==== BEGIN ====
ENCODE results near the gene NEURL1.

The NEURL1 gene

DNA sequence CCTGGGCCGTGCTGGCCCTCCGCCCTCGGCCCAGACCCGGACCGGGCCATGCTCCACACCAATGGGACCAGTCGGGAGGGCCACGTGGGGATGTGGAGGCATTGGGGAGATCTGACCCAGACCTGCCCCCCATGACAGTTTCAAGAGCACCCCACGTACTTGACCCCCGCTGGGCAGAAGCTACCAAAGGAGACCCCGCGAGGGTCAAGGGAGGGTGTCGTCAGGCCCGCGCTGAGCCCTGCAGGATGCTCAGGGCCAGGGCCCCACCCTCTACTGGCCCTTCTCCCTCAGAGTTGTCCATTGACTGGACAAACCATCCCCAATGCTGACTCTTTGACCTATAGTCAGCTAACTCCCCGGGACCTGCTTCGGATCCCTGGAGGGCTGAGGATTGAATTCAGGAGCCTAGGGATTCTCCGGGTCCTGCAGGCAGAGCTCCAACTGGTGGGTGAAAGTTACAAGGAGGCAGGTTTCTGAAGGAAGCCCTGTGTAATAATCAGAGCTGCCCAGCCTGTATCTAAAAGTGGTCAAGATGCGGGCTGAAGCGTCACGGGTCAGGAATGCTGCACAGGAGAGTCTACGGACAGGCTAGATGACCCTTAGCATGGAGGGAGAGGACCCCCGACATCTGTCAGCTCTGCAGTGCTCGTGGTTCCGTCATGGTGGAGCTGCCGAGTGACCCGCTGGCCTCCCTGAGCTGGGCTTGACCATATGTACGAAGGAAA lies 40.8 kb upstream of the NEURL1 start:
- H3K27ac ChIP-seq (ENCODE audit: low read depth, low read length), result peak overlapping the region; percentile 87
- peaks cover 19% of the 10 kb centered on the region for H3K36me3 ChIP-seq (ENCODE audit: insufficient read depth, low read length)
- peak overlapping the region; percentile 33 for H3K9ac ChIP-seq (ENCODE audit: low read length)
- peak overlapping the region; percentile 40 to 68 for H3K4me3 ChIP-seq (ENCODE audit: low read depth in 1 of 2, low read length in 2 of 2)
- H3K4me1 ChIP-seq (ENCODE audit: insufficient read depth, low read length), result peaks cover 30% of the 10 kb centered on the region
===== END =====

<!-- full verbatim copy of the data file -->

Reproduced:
ENCODE results near the gene NEURL1.

The NEURL1 gene

DNA sequence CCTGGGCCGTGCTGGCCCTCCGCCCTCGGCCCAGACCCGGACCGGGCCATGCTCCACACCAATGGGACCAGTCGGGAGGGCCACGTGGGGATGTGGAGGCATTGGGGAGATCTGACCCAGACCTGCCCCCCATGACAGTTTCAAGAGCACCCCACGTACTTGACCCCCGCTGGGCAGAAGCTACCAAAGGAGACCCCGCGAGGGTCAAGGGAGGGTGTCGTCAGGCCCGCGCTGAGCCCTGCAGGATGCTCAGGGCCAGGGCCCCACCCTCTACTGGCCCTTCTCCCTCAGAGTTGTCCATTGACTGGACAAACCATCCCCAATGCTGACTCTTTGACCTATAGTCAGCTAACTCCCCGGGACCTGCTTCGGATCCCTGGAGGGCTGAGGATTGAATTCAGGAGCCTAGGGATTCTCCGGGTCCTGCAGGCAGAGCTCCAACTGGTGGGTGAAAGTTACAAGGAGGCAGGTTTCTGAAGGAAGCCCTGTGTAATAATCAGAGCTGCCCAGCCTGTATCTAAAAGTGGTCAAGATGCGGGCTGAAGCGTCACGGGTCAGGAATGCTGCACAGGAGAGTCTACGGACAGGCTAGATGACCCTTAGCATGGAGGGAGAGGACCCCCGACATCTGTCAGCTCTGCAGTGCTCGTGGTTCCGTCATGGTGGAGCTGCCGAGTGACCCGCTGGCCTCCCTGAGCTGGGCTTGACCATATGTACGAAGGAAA lies 40.8 kb upstream of the NEURL1 start:
- H3K27ac ChIP-seq (ENCODE audit: low read depth, low read length), result peak overlapping the region; percentile 87
- peaks cover 19% of the 10 kb centered on the region for H3K36me3 ChIP-seq (ENCODE audit: insufficient read depth, low read length)
- peak overlapping the region; percentile 33 for H3K9ac ChIP-seq (ENCODE audit: low read length)
- peak overlapping the region; percentile 40 to 68 for H3K4me3 ChIP-seq (ENCODE audit: low read depth in 1 of 2, low read length in 2 of 2)
- H3K4me1 ChIP-seq (ENCODE audit: insufficient read depth, low read length), result peaks cover 30% of the 10 kb centered on the region